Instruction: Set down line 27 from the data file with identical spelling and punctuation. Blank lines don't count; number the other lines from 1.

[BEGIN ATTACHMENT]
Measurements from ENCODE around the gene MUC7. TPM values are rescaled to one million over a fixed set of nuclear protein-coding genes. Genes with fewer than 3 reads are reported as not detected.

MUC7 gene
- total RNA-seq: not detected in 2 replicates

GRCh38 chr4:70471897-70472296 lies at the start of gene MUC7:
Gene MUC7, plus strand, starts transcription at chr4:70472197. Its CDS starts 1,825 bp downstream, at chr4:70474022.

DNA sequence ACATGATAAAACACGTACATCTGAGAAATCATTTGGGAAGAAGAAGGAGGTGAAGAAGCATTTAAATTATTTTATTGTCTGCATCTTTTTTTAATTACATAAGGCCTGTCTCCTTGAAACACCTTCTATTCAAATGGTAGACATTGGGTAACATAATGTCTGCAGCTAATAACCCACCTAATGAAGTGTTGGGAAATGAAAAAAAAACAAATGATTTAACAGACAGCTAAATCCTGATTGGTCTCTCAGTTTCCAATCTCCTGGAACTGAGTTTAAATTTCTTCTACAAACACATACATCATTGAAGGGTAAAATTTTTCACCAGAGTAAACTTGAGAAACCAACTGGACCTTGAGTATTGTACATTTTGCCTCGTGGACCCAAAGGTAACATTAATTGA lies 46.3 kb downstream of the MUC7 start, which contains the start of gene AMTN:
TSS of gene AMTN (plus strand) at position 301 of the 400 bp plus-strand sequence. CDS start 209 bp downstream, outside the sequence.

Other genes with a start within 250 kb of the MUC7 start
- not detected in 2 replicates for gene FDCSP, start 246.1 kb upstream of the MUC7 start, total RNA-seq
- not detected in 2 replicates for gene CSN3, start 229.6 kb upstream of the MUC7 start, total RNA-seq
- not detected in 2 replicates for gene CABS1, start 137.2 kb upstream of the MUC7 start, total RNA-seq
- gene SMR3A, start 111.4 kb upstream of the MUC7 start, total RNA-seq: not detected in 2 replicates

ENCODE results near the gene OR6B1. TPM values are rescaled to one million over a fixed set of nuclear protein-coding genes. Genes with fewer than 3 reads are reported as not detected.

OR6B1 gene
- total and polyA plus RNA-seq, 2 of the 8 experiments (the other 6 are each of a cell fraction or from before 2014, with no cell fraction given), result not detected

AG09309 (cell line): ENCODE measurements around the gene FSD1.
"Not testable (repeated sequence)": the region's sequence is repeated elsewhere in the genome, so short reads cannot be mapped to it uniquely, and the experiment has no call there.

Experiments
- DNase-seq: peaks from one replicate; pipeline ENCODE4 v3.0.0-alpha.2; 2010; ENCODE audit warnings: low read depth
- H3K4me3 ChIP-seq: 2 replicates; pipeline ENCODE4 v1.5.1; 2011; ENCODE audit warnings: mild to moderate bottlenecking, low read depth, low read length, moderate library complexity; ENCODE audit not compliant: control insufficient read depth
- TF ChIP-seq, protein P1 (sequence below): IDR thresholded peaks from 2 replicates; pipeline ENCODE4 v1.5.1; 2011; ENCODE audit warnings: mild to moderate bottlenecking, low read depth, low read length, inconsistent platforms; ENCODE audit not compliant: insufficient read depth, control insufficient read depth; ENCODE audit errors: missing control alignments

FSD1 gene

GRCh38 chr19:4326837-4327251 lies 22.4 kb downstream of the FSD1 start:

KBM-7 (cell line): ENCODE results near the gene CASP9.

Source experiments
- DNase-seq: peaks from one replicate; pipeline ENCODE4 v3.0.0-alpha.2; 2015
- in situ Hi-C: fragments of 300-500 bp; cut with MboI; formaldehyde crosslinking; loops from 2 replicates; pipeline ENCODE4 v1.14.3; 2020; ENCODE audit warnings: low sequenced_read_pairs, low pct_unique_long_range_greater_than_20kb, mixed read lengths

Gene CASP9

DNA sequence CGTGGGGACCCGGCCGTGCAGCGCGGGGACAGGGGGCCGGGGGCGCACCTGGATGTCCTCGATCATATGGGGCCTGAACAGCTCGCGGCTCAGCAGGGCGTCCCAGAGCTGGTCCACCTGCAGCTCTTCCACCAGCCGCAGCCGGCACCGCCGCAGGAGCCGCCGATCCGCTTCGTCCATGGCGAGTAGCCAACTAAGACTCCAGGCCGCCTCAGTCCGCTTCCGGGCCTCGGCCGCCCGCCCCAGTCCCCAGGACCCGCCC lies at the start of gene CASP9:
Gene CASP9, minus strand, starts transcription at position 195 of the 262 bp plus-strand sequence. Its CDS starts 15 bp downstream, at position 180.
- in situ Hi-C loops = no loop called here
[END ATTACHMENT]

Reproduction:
- in situ Hi-C: fragments of 300-500 bp; cut with MboI; formaldehyde crosslinking; loops from 2 replicates; pipeline ENCODE4 v1.14.3; 2020; ENCODE audit warnings: low sequenced_read_pairs, low pct_unique_long_range_greater_than_20kb, mixed read lengths